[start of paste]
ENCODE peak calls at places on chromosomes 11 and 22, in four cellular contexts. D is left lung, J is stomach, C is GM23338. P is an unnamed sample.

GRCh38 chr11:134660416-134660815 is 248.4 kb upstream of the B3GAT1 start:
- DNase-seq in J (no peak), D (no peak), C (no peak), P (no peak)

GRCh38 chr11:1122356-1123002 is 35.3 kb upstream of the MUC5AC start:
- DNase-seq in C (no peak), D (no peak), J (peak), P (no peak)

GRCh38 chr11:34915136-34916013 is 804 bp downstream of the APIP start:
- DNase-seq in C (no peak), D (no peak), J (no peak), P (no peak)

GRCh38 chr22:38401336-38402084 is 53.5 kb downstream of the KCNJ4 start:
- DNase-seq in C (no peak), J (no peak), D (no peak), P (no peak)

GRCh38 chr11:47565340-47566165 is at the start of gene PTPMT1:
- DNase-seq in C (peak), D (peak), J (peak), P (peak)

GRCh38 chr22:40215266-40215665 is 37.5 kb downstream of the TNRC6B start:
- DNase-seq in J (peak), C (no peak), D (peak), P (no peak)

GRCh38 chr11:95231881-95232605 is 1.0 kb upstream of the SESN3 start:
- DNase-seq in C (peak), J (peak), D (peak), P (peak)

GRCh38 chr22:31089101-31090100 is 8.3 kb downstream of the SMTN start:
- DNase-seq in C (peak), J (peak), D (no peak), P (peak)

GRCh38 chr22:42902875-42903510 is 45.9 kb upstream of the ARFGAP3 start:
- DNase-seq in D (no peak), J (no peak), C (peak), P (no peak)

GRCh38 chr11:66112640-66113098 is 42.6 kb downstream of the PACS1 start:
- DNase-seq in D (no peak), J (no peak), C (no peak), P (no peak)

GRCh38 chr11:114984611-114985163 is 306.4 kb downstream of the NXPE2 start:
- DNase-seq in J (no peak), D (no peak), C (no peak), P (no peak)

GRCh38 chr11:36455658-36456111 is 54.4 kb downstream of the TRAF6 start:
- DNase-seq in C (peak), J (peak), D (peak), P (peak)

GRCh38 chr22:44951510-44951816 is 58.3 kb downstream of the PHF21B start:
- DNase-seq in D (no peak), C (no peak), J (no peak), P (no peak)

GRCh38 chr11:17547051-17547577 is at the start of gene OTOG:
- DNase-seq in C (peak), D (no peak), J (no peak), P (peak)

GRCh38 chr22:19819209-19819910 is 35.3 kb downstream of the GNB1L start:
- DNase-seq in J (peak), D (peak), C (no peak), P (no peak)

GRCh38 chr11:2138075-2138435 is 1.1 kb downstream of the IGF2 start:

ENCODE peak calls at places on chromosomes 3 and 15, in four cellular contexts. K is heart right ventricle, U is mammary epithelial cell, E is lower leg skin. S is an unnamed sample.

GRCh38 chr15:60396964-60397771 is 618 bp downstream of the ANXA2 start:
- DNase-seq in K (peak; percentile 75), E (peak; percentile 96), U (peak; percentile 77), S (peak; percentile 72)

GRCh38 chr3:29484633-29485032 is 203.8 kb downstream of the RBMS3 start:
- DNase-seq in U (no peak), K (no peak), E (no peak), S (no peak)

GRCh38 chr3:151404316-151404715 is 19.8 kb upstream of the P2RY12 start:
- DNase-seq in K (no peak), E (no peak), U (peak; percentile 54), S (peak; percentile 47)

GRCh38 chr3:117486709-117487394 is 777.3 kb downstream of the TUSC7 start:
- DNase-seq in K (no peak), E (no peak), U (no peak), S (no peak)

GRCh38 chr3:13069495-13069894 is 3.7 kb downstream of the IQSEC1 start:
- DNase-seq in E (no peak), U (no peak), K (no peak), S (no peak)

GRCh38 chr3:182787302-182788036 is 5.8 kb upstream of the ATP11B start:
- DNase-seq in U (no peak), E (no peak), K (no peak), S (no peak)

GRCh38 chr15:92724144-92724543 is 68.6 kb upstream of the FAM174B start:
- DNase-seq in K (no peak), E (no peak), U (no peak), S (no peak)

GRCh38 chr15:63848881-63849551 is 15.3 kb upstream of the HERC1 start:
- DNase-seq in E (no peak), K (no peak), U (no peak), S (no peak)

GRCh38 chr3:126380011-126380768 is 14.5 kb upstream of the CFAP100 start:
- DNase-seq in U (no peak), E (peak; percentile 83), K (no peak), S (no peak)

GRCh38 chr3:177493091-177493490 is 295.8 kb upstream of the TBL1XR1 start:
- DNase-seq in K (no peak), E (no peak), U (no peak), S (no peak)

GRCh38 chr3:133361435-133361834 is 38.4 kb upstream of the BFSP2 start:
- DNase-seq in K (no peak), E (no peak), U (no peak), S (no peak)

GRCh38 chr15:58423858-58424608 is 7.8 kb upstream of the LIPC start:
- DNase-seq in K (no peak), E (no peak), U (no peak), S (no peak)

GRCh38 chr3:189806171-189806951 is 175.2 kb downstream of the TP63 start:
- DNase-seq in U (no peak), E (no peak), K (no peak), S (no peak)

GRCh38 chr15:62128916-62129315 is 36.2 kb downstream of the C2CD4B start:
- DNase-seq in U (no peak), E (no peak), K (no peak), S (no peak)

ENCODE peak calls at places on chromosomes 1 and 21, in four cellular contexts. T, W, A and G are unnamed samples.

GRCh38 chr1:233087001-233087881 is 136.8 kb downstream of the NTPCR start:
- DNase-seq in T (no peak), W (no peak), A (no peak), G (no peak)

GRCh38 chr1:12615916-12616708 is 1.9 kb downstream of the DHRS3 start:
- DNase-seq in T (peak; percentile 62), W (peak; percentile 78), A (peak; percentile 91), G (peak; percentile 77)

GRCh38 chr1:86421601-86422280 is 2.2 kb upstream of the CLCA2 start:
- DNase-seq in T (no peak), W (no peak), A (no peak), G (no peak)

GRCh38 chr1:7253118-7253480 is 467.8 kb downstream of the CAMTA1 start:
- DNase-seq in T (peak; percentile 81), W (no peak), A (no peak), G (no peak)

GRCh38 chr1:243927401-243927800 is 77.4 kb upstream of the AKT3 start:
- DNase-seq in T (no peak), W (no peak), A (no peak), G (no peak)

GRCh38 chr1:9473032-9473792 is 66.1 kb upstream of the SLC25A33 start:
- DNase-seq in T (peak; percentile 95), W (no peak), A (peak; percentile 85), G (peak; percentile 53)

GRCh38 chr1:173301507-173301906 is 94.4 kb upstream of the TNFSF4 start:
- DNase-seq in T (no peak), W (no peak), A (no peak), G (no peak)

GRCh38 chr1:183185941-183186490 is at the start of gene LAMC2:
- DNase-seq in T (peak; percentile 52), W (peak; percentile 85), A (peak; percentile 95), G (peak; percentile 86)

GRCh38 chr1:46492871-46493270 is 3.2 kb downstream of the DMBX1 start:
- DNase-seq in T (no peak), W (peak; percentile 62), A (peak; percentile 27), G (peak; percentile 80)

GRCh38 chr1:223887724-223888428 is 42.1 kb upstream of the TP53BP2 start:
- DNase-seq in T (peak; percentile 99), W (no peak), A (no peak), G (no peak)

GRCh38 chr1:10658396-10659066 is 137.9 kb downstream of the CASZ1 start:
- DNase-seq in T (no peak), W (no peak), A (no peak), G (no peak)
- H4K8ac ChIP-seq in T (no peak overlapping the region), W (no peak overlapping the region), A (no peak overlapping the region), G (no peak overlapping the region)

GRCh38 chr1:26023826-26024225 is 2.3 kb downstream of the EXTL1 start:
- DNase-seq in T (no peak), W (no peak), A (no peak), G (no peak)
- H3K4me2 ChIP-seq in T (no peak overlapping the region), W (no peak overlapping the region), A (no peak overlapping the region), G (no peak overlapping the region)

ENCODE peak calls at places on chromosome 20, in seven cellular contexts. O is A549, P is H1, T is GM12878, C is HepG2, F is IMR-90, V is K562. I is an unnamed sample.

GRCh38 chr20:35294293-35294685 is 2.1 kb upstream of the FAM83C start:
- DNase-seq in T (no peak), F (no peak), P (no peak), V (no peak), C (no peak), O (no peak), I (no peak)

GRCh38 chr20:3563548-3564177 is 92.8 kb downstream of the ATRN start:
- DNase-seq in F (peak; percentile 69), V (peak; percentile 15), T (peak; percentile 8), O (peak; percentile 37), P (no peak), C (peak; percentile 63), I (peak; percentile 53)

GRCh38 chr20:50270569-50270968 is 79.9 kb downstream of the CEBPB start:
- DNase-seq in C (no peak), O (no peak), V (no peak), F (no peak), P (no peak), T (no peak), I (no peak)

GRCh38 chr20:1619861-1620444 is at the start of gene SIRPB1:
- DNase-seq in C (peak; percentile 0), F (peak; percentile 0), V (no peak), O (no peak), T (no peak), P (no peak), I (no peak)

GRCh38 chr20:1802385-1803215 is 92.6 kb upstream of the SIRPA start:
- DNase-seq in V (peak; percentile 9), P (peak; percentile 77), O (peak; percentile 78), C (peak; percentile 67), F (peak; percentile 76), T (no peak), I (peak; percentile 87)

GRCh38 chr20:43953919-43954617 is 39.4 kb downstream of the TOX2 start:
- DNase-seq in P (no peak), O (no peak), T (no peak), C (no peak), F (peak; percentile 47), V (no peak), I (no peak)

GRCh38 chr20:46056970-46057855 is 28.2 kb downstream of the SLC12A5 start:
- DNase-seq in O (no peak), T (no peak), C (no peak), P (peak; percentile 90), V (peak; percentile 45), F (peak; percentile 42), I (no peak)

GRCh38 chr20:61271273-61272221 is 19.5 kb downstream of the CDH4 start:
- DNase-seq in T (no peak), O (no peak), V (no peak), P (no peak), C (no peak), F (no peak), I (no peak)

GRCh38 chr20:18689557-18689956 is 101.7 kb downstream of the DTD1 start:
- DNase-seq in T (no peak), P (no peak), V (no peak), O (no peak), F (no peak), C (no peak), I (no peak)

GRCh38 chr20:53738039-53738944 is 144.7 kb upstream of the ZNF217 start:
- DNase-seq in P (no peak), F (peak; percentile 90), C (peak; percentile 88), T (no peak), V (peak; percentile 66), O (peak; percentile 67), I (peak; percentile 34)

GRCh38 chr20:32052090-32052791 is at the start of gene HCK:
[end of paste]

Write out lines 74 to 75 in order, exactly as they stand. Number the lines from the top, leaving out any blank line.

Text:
- DNase-seq in T (peak; percentile 95), W (no peak), A (peak; percentile 85), G (peak; percentile 53)

GRCh38 chr1:173301507-173301906 is 94.4 kb upstream of the TNFSF4 start: